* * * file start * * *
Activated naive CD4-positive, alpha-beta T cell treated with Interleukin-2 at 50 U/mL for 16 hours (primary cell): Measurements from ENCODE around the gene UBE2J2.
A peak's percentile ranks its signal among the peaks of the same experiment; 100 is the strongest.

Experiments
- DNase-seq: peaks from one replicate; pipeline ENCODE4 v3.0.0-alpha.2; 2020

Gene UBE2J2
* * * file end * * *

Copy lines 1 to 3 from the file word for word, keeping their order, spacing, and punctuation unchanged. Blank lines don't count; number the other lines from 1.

Activated naive CD4-positive, alpha-beta T cell treated with Interleukin-2 at 50 U/mL for 16 hours (primary cell): Measurements from ENCODE around the gene UBE2J2.
A peak's percentile ranks its signal among the peaks of the same experiment; 100 is the strongest.

Experiments